By Kenneth Jones
12 Apr 2004
"Authors Rick Gore and David Spangler have fashioned an entirely original script based on new information regarding the royal family of the 18th Dynasty in ancient Egypt," according to production notes for the show, which will be seen at the Jedlicka Performing Arts Center in metropolitan Chicago — Cicero, to be exact.
The Jedlicka has reputation for large-scale non-Equity works.
Nefertiti will be directed by Jedlicka artistic director Dante J. Orfei and produced by Jedlicka's resident producer, Joseph Messina, with choreography by Robin Robbins. Musical direction is by Ryan McCall.
Producer Messina told Playbill On-Line this is the first time the new material will be tested in front of audiences. The hope, he said, is that Nefertiti will have a professional sitdown run in Chicago, and a greater life regionally.
Performances play Friday and Saturday evenings, April 16 May 1 at 7:30 PM, plus 3 PM Sunday April 18.
The production "will incorporate new songs, new orchestrations and introduces the character of King Tut as a teenage boy striving to make sense of the dramatic and passionate world he inherited from his father Pharaoh Akhenaten and stepmother Queen Nefertiti."
Melania Lancy is scenic designer. Orchestrations are by Kalle and Nils-Petter Ankarblom, Swedish brothers who are giving the score a distinctive "world music" sound.
The show started modestly as a Christopher Gore-David Spangler show called Brothers (about the ancient Egyptian pharaoh Akhenaten), seen at La Mama Off Broadway in 1976.
By 1977, Gore (lyricist-librettist of Broadway's Via Galactica in 1972 and later Academy Award nominated for the screenplay to "Fame") and composer Spangler (known for his dance arrangements for Seesaw and The Magic Show) saw their pop tale about the Queen of ancient Egypt in the Broadway-bound Chicago production starring Andrea Marcovicci, Robert LuPone and Michael Nouri. The early staging was directed by Jack O'Brien, later lauded for The Invention of Love and Hairspray.
"Creative differences" killed Nefertiti's first life in Chicago after 40 performances at the Blackstone Theater. Gore would later be preoccupied by the film and TV series, "Fame," and died prematurely in 1988.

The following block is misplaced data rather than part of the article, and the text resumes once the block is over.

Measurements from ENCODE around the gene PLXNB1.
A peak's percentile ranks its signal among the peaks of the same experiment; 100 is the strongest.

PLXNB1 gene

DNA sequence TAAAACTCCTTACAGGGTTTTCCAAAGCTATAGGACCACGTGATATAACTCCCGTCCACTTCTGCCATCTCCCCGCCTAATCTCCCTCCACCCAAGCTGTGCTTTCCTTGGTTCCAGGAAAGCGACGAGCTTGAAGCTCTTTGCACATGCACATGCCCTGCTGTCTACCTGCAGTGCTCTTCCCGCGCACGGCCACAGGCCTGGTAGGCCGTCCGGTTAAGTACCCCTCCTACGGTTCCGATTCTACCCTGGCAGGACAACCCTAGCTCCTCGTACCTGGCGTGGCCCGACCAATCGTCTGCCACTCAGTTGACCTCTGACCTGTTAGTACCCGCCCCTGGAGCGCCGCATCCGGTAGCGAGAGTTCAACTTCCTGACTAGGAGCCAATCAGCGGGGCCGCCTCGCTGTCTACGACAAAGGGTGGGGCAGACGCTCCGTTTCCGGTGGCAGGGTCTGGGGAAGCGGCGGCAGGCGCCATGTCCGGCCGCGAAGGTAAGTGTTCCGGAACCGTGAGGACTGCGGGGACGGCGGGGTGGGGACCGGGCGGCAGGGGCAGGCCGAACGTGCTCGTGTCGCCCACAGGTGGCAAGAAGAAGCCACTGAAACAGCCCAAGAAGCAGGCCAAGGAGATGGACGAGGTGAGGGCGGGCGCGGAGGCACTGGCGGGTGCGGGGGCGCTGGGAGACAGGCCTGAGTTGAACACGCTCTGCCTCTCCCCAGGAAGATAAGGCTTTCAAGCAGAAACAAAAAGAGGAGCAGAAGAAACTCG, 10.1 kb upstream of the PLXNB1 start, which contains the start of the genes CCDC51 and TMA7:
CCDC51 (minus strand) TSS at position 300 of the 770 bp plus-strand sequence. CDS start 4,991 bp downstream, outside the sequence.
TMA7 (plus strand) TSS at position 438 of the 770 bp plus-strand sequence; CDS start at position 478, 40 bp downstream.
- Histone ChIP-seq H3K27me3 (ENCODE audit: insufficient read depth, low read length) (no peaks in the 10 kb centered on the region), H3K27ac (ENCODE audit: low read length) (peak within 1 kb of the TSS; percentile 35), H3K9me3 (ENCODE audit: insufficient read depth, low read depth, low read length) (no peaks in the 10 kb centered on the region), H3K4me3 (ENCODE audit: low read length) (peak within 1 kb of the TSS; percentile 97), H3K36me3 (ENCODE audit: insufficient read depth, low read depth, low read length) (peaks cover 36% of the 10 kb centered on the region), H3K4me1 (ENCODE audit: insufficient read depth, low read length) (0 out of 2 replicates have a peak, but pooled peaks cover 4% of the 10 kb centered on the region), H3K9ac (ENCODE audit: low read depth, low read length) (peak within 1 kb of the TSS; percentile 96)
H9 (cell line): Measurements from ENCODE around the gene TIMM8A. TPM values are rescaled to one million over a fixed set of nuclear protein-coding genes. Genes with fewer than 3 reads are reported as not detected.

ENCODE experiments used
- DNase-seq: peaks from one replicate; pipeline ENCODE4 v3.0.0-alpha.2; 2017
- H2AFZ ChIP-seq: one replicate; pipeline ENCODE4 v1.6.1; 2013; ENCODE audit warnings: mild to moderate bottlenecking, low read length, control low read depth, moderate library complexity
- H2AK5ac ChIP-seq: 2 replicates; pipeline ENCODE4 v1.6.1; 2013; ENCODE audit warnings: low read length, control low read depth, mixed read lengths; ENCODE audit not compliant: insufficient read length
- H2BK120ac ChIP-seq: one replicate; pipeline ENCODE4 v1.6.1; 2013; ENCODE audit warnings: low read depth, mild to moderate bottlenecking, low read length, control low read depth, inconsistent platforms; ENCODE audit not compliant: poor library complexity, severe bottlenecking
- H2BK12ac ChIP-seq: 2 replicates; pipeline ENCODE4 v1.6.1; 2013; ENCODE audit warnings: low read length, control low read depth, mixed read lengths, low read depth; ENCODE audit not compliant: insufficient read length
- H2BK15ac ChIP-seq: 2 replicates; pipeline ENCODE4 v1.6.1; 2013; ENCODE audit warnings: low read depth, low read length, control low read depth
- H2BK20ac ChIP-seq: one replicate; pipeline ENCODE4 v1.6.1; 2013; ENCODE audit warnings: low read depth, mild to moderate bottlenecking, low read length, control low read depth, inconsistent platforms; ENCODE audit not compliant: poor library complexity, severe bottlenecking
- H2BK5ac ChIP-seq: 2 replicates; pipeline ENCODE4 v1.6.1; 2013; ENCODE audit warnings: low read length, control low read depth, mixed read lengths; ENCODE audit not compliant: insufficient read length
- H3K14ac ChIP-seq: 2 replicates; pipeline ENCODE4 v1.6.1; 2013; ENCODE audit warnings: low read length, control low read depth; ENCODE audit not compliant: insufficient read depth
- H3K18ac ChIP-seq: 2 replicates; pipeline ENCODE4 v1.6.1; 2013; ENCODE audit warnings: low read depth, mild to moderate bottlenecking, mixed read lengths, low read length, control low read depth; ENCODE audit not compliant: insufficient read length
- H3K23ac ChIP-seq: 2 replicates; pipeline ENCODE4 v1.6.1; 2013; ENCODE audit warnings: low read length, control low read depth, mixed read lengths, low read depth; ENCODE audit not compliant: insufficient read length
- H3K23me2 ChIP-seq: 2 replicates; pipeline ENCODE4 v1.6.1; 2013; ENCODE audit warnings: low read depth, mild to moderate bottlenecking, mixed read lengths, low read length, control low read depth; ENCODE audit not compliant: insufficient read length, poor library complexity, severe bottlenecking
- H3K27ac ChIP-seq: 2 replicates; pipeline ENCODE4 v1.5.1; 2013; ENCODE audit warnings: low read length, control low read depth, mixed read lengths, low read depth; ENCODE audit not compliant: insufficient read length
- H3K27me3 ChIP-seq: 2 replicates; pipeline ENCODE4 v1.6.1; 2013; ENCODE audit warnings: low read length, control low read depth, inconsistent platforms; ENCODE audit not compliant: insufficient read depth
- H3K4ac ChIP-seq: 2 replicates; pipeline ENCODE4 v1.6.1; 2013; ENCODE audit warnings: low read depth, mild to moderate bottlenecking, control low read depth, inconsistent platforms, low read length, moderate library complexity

"So much more has been discovered about the life of Nefertiti and the time in which she lived since the initial production that Spangler enlisted Christopher Gore’s brother, Rick, to help with the revisions," according to production notes. "Rick Gore is the science editor for National Geographic and had written numerous articles on the subject of ancient Egypt. His most recent Geographic article was a report, titled Pharaohs of the Sun, on the latest archaeological theories about Nefertiti, Akhenaten, and King Tut."
Over the past decade the writers have "completely overhauled the script, added new songs and completely new orchestrations."
The credits read this way for the revised Nefertiti: Christopher Gore (concept and co-lyricist), David Spangler (music, co-author and co-lyricist), Rick Gore (co-lyricist and co-author).
Director Dante Orfei has been the artistic director at the Jedlicka Performing Arts Center for over 25 years. There, he directed the U.S. premiere of the musical Metropolis and worked closely with the show's creator, Joseph Brooks, on the development of the show. He also directed the Chicago premieres of Andrew Lloyd Webber's Aspects of Love, Blood Brothers, Jekyll and Hyde, The Baker's Wife and numerous plays by farceur Ray Cooney, including the U.S. premiere of Cooney's It Runs in the Family.
Producer Joseph Messina has been producing shows at the Jedlicka Performing Arts Center for over 10 years. He was also the co-author of the original musical parody, Danger, Will Robinson and artistic director of the Cenacle Theatre Company.
Jedlicka Performing Arts Center is on the campus of Morton College, 3801 South Central Avenue, Cicero, Illinois, 10 minutes outside of Chicago.
Tickets are $12. For information, call (708) 656-3948 or visit www.nefertitithemusical.com.